07/24/2008 11:00PM

This cast has much left to prove

Email

SARATOGA SPRINGS, N.Y. - The $500,000 Jim Dandy Stakes here Sunday drew the winners of the Belmont Stakes, Wood Memorial, Dwyer, Derby Trial, and Louisiana Derby, an impressive-sounding lineup. But someone has to win those races every year, and the question of the race remains the same one that has surrounded the 3-year-old colts of 2008 since the Triple Crown began: Other than Big Brown, is there a genuinely top-rate 3-year-old in this year's class?

It's getting awfully late in the summer for that question still to be on the table, but it's a legitimate one. Even Big Brown's biggest fans concede he beat no one special in his lopsided Derby and Preakness victories, races in which no other colt earned a triple-digit Beyer Speed Figure or got within five lengths of the winner. That followed a spring in which every major Derby prep except Big Brown's Florida Derby seemed to end with a bunched-up finish, a slow final time, and a rotten speed figure.

Apologists for some of the seemingly slowpoke winners offered up the usual excuses. Colonel John and Pyro, the second and third choices in the Derby, were widely described as such visually impressive winners that they had to be merely toying with their opponents, and would run much faster when they really had to. Then Colonel John and Pyro ran right to their mediocre preps in the Derby, suggesting that maybe this was just a very weak crop beyond Big Brown.

We'll find out a little more about Pyro in the Jim Dandy, and Colonel John is being pointed for the Travers, despite a comeback third in the Swaps that was as undistinguished as his victories this spring. And if the jury's still out on Pyro and Colonel John, it has barely begun deliberations on Da' Tara, a classic winner after his 38-1 Belmont Stakes victory but also a colt with a lifetime record of 2 for 8. He, too, has yet to join the triple-digit Beyer club, and could go off a tepid third choice in the Jim Dandy behind Pyro and even Mint Lane, the Dwyer winner.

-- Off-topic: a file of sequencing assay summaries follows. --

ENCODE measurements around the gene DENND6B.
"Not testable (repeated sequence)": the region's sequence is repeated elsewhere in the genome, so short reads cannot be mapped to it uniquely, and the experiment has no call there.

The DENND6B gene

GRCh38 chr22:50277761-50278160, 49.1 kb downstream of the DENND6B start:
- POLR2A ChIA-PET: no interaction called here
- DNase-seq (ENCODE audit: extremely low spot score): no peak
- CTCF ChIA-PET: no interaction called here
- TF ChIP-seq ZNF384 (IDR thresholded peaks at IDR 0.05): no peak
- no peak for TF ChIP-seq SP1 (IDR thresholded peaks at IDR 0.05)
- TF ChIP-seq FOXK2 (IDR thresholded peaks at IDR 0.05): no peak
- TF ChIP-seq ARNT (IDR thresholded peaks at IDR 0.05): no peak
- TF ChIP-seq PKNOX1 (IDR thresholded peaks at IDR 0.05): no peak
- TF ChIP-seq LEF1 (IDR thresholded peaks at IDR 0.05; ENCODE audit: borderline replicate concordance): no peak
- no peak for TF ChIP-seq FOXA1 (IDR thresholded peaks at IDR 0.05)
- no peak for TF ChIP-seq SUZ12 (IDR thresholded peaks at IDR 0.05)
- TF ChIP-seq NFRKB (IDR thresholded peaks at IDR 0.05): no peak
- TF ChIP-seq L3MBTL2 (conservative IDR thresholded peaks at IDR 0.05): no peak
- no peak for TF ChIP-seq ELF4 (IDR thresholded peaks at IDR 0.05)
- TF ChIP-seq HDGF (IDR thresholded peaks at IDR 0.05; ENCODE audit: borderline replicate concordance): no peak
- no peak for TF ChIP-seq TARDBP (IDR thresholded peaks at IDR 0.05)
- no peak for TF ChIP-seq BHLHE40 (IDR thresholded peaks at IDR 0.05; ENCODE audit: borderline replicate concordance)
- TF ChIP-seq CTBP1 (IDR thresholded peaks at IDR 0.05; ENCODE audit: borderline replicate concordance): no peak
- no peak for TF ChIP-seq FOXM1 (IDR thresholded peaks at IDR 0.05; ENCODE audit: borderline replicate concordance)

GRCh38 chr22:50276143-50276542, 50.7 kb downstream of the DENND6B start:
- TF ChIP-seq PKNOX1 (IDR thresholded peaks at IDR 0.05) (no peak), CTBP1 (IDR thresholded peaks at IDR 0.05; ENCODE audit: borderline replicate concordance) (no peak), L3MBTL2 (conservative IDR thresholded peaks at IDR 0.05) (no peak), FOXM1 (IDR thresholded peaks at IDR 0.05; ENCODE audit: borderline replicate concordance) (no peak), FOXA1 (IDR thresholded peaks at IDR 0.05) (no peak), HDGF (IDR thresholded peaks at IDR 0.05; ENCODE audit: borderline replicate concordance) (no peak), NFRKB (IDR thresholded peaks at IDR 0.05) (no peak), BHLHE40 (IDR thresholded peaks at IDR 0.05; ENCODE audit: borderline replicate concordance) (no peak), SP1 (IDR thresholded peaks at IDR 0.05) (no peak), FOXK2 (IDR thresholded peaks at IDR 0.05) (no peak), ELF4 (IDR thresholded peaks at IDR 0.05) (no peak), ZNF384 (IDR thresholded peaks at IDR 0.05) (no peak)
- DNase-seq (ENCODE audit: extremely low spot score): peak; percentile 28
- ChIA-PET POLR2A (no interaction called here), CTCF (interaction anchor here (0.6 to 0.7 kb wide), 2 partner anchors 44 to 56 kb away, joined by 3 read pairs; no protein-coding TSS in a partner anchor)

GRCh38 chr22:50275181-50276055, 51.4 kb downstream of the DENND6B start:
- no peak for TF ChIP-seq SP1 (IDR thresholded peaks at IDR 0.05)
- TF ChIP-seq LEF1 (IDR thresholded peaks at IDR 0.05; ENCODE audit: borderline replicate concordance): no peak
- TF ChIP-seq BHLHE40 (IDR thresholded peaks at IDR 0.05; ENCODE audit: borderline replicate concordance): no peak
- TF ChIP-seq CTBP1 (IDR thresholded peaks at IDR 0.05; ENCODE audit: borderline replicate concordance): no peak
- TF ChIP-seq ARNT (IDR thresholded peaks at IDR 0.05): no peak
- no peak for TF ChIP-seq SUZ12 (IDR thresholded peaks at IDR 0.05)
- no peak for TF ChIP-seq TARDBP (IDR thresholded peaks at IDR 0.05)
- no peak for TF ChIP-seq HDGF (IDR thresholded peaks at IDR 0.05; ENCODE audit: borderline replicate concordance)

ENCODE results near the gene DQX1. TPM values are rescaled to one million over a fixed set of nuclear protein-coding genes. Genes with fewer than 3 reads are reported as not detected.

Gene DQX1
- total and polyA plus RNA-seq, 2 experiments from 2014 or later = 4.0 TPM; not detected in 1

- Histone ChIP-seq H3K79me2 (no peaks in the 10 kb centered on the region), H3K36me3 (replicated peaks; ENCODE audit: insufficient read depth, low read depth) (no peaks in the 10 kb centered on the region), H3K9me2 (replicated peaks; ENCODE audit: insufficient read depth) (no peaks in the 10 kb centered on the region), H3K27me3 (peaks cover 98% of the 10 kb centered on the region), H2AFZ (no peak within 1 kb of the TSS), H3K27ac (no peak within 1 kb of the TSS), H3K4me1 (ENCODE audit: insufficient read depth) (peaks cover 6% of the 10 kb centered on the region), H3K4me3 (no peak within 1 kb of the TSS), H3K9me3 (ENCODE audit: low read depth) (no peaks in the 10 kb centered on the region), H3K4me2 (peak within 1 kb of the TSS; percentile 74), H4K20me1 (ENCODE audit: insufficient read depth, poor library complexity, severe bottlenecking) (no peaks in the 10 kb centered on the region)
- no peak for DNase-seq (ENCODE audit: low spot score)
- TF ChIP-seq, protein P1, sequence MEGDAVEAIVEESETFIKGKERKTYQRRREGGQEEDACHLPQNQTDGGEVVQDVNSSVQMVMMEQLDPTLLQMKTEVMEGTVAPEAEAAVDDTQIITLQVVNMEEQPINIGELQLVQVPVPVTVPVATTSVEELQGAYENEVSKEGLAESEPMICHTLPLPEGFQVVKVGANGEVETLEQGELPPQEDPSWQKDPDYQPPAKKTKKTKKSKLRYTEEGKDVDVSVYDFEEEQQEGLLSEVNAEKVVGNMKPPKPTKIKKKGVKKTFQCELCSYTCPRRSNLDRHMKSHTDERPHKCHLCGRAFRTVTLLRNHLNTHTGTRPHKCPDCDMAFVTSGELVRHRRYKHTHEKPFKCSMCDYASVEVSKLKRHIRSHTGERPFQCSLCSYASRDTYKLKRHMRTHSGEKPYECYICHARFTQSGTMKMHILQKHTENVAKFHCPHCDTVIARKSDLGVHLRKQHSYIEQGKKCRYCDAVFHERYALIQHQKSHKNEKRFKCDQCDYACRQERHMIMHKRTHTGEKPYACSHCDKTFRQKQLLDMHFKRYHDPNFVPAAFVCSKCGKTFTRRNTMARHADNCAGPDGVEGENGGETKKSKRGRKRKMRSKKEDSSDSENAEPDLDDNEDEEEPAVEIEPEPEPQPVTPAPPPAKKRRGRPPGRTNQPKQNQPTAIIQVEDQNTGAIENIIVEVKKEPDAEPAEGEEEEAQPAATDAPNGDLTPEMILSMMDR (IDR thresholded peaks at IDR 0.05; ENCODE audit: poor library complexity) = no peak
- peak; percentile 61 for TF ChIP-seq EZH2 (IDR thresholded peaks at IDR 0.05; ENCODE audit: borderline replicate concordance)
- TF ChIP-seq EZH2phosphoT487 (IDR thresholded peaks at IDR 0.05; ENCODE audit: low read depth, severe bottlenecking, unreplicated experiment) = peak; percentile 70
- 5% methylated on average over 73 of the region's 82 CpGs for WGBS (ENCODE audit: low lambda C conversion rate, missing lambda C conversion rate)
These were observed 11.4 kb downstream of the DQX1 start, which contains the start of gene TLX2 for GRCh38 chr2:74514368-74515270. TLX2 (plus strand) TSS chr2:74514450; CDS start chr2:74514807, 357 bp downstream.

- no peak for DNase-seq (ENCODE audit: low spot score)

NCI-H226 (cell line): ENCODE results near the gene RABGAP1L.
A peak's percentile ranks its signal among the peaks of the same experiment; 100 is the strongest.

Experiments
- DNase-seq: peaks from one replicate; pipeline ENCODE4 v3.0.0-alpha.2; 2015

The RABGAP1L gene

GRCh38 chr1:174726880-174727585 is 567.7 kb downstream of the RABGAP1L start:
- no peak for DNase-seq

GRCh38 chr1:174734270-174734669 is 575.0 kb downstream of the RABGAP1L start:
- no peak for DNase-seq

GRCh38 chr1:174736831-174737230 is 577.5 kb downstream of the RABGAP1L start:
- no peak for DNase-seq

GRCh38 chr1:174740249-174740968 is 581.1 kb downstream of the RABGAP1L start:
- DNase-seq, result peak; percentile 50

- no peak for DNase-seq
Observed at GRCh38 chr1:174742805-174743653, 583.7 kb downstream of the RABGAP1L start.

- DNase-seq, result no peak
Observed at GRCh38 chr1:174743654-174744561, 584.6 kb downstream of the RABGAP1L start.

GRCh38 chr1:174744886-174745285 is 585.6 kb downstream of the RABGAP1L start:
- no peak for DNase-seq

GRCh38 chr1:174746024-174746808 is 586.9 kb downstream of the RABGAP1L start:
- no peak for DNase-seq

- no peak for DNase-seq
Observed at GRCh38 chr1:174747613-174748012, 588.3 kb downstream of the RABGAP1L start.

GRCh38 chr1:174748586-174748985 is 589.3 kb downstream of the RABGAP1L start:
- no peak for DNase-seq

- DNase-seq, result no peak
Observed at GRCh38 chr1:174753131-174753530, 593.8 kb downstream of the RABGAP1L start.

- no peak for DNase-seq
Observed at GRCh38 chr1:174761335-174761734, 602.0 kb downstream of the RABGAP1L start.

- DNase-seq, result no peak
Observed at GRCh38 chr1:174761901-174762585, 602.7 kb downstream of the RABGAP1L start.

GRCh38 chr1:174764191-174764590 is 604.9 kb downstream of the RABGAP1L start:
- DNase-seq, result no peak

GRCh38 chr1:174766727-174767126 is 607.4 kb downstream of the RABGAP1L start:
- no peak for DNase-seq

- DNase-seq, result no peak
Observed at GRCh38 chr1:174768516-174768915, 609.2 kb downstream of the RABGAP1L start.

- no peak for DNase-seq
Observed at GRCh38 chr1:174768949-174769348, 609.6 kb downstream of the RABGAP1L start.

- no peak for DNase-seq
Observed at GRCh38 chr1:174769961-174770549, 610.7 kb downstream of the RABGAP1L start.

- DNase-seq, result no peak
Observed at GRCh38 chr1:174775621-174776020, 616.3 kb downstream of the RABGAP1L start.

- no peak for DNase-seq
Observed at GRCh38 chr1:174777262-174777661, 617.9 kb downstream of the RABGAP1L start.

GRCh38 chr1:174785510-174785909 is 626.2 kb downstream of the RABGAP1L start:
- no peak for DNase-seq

There will be an interesting reference point for the Jim Dandy in the form of the $90,000 Henry Walton Stakes for 3-year-olds who have not won a graded stakes this year, which will be run half an hour before the Jim Dandy on Sunday's 10-race card. It's unusual to have back-to-back stakes for 3-year-olds at the same distance, and some would argue that it was counterproductive to card the Walton at all; without it, there might have been a field of 12 in the Jim Dandy.

As for Big Brown, he will run in the Haskell next Sunday, and his handlers haven't ruled out a Travers run if he returns as the same horse he was before his Belmont Stakes debacle. There's a much more exciting scenario, though, that could still have Big Brown running at Saratoga: Why not a Big Brown-Curlin matchup in the Woodward on Aug. 30? That's the race every racing fan in the Western world wants to see, and what better stage than Saratoga on the Saturday of Labor Day weekend?

It has to be a good move for Big Brown, who would have little to lose as an underdog facing Curlin and little to gain in the Travers beating the same 3-year-olds he trounced this spring. Now we just have to get Jess Jackson, Curlin's principal owner, on board with the idea. Everyone's been telling Rick Dutrow to keep quiet and tone down his Triple Crown bluster, but maybe his muzzle should be removed long enough for him to repeat some of the smack he was talking about Curlin before the Belmont, like the line about how Curlin couldn't even beat a filly in last year's Belmont. Maybe Dutrow could sufficiently rile up Jackson that the owner would stop toying with the charming but hopeless idea of sending Curlin to Paris for the Arc de Triomphe.

Curlin could close out his career like the Hall of Famer he's close to being, running as a 4-year-old in the Woodward and the Jockey Club Gold Cup, just like Seattle Slew, Affirmed, and Spectacular Bid did, and leaving the synthetic Breeders' Cup Classic to Big Brown. Personally, I think Curlin would beat Big Brown by daylight in the Woodward, but it sure would be fun to argue about that for the next five weeks and then find out on the racetrack who's the better horse.